This means of modulating is good in going from major
or minor to major or minor. Its use is best, however, in
modulating to major from either major or minor. Fig.
177, a, b.




C I DbV 7 I



c i DfeV- 1



NOTE. There are certain altered chords in a key, the
use of which destroys all feeling of the mode of the key.

These chords are the augmented six-fifth, Neapolitan
sixth, and the diminished seventh on the raised fourth de-
gree of the key.

When used for modulatory purposes, they neutralize the
influence of the old key on the mode of the new, and it is
for this reason that modulations made by the use of these
chords, may be made to either major or minor.

A final cadence is needed to make this modulation com-
plete.



149



Since the dominant seventh of the new key is equivalent
to the augmented six-fifth chord of the old key, the pro
gression from the old tonic triad to the new dominant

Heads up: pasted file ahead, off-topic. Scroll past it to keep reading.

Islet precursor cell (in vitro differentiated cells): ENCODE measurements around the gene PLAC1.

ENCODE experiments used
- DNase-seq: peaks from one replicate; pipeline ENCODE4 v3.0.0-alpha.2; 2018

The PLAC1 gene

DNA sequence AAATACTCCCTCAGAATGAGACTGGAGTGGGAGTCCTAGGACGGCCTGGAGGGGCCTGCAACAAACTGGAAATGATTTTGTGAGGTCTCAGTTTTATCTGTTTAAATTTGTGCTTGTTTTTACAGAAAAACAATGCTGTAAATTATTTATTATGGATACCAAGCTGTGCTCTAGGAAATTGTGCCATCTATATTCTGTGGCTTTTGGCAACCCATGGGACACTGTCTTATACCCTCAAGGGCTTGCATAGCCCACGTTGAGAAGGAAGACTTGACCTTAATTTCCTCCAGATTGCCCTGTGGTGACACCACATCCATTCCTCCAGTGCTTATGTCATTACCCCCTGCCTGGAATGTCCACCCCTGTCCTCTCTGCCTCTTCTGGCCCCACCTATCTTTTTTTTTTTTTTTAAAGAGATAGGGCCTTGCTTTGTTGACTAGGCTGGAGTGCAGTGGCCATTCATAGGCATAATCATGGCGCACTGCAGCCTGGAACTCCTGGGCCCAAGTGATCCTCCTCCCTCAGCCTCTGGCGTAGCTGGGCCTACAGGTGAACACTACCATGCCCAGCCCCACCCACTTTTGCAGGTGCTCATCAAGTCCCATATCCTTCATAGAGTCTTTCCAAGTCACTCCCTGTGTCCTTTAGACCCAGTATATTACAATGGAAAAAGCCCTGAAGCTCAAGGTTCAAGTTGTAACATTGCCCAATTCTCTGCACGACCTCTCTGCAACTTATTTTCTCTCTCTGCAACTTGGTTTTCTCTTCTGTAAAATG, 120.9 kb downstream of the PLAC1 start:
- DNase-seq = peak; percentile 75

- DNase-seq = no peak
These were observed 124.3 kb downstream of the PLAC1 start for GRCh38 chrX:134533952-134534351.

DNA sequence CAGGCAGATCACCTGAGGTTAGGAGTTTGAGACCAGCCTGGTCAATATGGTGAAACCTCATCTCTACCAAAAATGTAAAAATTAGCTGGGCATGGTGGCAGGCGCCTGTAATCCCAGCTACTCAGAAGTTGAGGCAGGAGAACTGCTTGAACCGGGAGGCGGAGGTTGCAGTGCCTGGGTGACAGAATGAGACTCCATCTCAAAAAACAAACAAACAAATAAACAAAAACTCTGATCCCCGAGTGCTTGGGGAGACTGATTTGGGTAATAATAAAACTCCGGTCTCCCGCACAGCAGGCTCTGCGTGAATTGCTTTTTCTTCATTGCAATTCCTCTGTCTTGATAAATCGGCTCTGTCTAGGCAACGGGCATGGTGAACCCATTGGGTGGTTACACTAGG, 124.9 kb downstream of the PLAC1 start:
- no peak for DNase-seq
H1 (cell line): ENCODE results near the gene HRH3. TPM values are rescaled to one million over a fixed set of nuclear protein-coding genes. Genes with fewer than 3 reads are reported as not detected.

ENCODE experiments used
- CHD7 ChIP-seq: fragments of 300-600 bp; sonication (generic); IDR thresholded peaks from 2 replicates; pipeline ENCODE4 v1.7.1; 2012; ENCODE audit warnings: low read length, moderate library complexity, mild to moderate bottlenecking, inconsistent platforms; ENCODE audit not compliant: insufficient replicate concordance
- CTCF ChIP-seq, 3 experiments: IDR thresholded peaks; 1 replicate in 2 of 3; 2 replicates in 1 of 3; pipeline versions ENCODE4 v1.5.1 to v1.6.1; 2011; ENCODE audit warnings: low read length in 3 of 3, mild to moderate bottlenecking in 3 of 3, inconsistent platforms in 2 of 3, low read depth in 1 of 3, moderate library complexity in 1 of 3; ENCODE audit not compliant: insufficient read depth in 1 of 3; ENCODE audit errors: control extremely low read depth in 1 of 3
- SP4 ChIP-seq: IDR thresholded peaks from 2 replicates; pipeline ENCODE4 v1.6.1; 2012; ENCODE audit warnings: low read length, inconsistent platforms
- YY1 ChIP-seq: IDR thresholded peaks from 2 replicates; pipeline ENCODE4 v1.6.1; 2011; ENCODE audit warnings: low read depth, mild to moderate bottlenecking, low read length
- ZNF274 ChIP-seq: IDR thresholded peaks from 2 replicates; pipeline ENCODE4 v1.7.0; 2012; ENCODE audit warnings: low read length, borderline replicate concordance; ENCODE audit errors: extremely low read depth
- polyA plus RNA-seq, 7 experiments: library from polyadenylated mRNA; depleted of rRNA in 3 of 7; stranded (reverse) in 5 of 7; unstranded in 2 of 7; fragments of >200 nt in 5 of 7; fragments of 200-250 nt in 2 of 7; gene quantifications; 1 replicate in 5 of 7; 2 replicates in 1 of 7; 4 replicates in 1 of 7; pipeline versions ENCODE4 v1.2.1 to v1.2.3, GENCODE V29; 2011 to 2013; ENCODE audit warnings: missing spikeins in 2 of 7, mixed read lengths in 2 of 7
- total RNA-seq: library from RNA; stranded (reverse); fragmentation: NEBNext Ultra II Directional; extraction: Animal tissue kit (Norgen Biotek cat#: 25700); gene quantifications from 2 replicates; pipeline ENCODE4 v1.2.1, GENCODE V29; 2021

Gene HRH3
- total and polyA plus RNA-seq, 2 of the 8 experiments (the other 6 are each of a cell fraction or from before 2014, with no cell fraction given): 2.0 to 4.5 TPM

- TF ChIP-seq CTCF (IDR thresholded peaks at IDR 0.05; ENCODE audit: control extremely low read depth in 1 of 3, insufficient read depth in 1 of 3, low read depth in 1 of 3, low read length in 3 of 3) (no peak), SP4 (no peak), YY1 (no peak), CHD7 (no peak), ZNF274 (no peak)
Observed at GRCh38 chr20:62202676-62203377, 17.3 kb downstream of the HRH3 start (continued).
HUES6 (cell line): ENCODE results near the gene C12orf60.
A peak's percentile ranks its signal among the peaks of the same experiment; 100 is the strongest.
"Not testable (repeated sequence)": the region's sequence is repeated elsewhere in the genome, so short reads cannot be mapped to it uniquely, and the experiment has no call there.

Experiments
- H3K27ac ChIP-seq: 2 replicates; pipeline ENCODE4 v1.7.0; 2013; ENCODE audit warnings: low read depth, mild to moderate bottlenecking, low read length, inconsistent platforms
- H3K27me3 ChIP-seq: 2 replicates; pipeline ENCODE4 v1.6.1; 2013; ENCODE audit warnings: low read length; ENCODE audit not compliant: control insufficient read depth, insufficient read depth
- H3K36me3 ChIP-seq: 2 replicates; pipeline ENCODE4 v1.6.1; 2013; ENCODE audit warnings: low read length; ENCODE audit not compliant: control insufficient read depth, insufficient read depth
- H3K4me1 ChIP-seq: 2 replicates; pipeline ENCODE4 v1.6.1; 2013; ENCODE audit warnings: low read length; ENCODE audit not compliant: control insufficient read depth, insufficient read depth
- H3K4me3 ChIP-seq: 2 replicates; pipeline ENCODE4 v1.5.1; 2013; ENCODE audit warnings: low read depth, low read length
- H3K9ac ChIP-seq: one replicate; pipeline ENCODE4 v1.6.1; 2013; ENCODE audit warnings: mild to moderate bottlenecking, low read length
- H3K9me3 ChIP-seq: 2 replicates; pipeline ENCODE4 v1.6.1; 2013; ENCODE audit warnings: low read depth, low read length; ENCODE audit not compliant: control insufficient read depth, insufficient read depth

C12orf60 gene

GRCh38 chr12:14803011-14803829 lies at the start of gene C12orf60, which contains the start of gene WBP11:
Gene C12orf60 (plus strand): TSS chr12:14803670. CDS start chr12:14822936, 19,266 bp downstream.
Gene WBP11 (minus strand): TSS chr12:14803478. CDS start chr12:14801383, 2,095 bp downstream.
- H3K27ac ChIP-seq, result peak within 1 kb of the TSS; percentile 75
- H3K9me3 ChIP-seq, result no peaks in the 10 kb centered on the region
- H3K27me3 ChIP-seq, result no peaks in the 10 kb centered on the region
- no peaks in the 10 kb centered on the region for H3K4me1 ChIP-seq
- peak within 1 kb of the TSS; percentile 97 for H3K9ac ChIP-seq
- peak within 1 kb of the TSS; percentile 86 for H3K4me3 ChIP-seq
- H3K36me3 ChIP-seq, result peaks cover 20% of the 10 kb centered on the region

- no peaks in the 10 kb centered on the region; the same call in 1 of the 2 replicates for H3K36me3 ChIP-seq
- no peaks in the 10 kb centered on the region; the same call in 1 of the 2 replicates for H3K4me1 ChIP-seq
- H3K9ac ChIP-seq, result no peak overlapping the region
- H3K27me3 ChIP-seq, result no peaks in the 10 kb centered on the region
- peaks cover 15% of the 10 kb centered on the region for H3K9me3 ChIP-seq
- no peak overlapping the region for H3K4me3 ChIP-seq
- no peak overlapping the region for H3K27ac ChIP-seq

seventh is made the same as that from the old tonic triad
to its augmented six-fifth chord Fig 177.

The new dominant seventh is best used in fundamental
position.

In this and succeeding lessons, the old tonic chord must
always precede the modulating chord, unless otherwise
mentioned.

The illustration in Fig. 178 contains this modulation.



178.







DbV 7



Write and play this modulation as directed in Lesson
XXY.



EXERCISES.



a.






179.



e=^









150



b.



Es3^=^=6



#fe^=afe=tee



& Ti



$




r^



g



w



3-6J-U - J



d.






^






Lesson LVIII.

MODULATING A HALF STEP DOWNWARD.

In modulating a half step downward, it will be seen that
the old tonic triad is the Neapolitan chord of the new key,
and all that is necessary is to proceed to the new dominant
seventh as directed in Lessons LI II and LIV. Fig. 180 a. 6.



151



180. <




The old tonic is best left in fundamental position, and
must be complete. This means of modulation is good in
going from major or minor to major or minor, but is best in
modulating to major or minor, from major. Fig. 181 a, b.
(See note on page 148.)



181.




B N



In the modulation from minor to major or minor, which
is seldom used, the old tonic, being a minor triad, is not
the Neapolitan chord of the new key. This modulation is
good because the third of the new tonic triad is found in
the old key.

This means of modulating requires no final cadence to
make it complete.

The illustration in Fig. 182 contains this modulation.